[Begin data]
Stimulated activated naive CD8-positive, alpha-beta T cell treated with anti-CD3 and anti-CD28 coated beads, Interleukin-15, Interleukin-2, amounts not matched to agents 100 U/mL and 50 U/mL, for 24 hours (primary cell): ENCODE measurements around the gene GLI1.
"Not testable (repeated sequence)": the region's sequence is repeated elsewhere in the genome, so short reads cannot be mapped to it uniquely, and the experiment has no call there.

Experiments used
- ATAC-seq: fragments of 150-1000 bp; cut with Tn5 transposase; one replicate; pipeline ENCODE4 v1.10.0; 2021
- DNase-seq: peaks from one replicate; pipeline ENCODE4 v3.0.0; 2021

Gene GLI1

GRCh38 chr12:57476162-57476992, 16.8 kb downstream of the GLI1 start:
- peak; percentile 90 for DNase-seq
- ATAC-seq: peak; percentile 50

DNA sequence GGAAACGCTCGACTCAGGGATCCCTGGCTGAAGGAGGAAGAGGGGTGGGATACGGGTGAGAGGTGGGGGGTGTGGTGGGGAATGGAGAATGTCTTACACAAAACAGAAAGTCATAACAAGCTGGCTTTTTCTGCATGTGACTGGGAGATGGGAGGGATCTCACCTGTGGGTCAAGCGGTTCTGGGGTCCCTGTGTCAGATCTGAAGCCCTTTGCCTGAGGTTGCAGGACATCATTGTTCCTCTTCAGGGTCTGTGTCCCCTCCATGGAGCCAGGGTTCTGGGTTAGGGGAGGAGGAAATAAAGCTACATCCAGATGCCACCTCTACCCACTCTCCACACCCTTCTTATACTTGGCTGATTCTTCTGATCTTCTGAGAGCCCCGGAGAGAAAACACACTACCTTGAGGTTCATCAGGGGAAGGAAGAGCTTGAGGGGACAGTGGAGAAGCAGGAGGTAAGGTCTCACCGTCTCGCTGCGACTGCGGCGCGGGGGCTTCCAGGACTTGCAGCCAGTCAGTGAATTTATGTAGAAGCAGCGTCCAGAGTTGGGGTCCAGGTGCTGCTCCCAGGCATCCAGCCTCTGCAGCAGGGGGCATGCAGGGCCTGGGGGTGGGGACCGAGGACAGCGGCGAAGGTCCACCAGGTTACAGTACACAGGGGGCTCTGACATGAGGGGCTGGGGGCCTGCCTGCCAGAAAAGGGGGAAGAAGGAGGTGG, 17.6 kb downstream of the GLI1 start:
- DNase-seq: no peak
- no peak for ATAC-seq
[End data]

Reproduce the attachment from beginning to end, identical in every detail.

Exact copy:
Stimulated activated naive CD8-positive, alpha-beta T cell treated with anti-CD3 and anti-CD28 coated beads, Interleukin-15, Interleukin-2, amounts not matched to agents 100 U/mL and 50 U/mL, for 24 hours (primary cell): ENCODE measurements around the gene GLI1.
"Not testable (repeated sequence)": the region's sequence is repeated elsewhere in the genome, so short reads cannot be mapped to it uniquely, and the experiment has no call there.

Experiments used
- ATAC-seq: fragments of 150-1000 bp; cut with Tn5 transposase; one replicate; pipeline ENCODE4 v1.10.0; 2021
- DNase-seq: peaks from one replicate; pipeline ENCODE4 v3.0.0; 2021

Gene GLI1

GRCh38 chr12:57476162-57476992, 16.8 kb downstream of the GLI1 start:
- peak; percentile 90 for DNase-seq
- ATAC-seq: peak; percentile 50

DNA sequence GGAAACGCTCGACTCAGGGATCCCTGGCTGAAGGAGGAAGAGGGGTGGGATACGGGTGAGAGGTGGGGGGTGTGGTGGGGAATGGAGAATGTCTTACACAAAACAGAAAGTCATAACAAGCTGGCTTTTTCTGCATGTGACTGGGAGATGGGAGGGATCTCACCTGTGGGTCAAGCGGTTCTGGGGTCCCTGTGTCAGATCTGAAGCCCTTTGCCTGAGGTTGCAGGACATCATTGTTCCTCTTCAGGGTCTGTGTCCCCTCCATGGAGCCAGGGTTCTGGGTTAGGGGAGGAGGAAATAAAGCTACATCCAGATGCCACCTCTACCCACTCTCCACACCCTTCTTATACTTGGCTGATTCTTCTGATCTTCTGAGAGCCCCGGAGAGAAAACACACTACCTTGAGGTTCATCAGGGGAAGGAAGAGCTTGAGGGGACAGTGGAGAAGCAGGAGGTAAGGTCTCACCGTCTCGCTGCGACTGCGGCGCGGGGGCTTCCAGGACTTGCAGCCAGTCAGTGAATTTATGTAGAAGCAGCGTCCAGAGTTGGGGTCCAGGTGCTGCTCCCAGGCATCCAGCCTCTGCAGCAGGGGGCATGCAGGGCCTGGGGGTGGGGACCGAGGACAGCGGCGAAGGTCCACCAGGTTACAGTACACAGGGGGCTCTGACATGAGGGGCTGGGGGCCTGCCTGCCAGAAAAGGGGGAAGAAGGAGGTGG, 17.6 kb downstream of the GLI1 start:
- DNase-seq: no peak
- no peak for ATAC-seq